Harbor Springs is a lovely little town up in Northern Michigan, and yet between it and Petoskey (another lovely, somewhat bigger town), there isn’t much beyond trees, condos, lakes and a couple of ski mountains. Oh, and there’s also Teddy Griffin’s Roadhouse, which has been situated there as long as I can remember. They serve up a combination of bar food, fancier European-style food, Great Lakes food and some of the most delicious bread in the world.
Anyone who knows me knows that I hate mornings. Yet, I love breakfast food with all of its bacon and eggy goodness. It’s a conundrum that I am coming to terms with in the Phoenix area, which I believe to have the highest per capita breakfast restaurants. My latest was Snooze in Scottsdale, which is inappropriately named as far as I’m concerned, but the line of people waiting to eat there didn’t seem to mind.
Perhaps one of the most underrated songs of the 90s was “Ecstasy” by Rusted Root. And while none of the lyrics are really related to eating at a breakfast spot called Eggstasy in Scottsdale, I nonetheless found myself unable to get the song out of my head for the duration of my meal there, and also it is stuck in there now, as I write. But I digress, what matters is the food, and actually the service for once.
Fast food is an amazing thing. And what’s more amazing is that soup is kind of the original fast food. Sure, it has to be prepared way in advance, but once that is done a meal is just a scoop away. Pho 24 has elevated the combination of fast food and soup to an art. It can be found in Vietnam, a number of Asian countries and even as far away as Australia and I paid a visit to one in Ho Chi Minh City (formerly Saigon).
It’s really hard to get enough of hot pot, especially when you live in a place with a ton of hot pot options. Element is a shiny and semi-new spot in Alhambra that offers all-you-can-eat and the divided hot pot that almost always seems necessary when I am eating with people who can’t handle heat.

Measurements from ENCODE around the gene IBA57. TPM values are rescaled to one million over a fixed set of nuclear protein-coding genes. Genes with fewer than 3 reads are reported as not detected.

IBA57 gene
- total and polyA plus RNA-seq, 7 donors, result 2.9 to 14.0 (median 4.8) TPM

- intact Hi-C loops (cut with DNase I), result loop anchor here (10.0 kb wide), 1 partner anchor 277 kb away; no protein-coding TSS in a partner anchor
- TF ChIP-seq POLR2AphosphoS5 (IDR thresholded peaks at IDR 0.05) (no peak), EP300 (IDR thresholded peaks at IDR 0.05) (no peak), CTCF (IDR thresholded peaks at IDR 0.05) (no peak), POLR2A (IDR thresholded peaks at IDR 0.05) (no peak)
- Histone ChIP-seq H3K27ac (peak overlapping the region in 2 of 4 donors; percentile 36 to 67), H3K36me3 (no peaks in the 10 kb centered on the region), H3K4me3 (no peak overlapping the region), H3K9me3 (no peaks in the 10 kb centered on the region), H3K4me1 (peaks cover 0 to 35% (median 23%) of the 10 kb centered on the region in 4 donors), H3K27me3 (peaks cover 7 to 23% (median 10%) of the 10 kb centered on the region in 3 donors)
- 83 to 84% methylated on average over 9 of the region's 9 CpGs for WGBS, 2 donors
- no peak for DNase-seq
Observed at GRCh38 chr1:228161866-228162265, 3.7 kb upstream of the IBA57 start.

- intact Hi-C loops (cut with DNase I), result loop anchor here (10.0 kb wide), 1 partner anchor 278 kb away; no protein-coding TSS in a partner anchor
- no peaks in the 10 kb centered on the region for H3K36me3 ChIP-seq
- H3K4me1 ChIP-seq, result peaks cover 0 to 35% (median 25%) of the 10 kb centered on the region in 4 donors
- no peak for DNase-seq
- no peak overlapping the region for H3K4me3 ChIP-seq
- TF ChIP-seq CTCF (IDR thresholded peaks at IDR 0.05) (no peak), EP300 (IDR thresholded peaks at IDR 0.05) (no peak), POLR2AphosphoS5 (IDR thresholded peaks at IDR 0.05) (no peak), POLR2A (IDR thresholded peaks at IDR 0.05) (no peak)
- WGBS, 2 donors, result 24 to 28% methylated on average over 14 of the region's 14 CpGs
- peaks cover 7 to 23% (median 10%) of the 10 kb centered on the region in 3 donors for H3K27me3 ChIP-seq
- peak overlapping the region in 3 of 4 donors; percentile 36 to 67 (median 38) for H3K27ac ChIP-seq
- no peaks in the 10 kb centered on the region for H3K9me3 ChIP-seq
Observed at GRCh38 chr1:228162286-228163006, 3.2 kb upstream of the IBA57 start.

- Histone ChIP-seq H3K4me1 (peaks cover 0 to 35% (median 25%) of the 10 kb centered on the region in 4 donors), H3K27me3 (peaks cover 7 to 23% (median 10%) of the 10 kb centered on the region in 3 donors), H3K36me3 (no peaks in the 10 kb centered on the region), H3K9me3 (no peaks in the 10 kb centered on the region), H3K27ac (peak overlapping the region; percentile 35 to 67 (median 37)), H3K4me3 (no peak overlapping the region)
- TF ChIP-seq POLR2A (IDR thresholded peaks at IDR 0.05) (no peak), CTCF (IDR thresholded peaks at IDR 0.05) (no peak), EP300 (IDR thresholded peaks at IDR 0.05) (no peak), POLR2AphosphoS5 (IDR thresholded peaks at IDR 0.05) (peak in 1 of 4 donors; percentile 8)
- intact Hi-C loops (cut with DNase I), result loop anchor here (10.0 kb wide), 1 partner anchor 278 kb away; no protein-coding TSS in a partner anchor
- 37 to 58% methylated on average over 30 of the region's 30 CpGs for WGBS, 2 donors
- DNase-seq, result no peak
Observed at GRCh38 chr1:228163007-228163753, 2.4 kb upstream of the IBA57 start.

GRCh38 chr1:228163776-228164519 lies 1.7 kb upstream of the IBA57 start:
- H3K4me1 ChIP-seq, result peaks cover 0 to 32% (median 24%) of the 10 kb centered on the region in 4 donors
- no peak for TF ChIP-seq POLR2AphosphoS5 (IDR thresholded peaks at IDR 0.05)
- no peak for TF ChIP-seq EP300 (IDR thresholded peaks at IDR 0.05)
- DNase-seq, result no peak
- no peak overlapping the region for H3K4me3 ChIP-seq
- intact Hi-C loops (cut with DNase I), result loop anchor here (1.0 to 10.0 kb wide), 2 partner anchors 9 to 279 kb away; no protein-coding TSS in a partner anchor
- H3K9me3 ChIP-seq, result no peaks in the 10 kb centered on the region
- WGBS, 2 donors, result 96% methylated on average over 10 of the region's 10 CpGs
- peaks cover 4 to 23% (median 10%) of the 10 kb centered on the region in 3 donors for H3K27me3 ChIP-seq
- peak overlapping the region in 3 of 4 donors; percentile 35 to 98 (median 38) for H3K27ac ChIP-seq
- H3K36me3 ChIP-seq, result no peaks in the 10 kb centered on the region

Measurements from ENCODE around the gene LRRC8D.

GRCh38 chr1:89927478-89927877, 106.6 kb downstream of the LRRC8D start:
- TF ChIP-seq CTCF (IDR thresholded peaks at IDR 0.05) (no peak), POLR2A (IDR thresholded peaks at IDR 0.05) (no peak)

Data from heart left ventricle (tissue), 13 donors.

Greasy spoons are some of the greatest restaurants in the country – giving people access to hearty food and the gamut of surly to humorous waitstaff. One place you may not expect to find such a place is Ojai, California – which is more known for a level of spiritual pretentiousness than greasy food, yet I found myself at Bonnie Lu’s – a quintessential greasy spoon right on the main drag. Of course, it was next door to a paleo-vegan-gluten-free vomit factory, so I knew I was still in Ojai.
In a city filled with all kinds of fun events, one event (aside from a plethora of farmer’s markets) can be counted on every week. It’s Smorgasburg, which originally started over in Brooklyn, and it’s kind of like a miniaturized, hipster version of 626 Night Market. On my first venture, I made my way to Ugly Drum Pastrami.
A lot of the time, a burrito is just a burrito. Fillings vary in quality and variety, but they are generally the same basic thing. Not so much at Burritos La Palma in El Monte. These burritos came straight from Jerez, Mexico and if you didn’t know any better you might think of them as enchiladas. Burritos La Palma specializes in birria and so that’s what I got.
There is, perhaps, no prettier place in the world to host a food event than the Saddlerock Ranch. LA Magazine knows this and that’s why I found myself at Saddlerock in Malibu for The Food Event on October 16th, 2016. I arrived a bit late so a few stalls were already out of food, but I immediately set to work on eating and drinking.
Below are the highlights:
All you can eat Korean BBQ is one of the greatest things (not just food things) ever created. It’s meaty, it’s flamey and it is interactive-y. Yet, not all KBBQ spots are created equally, with some charging a bit more than others. Oo Kook in Koreatown is one of those places that goes beyond the $20 mark, but I was hoping it would be worth it.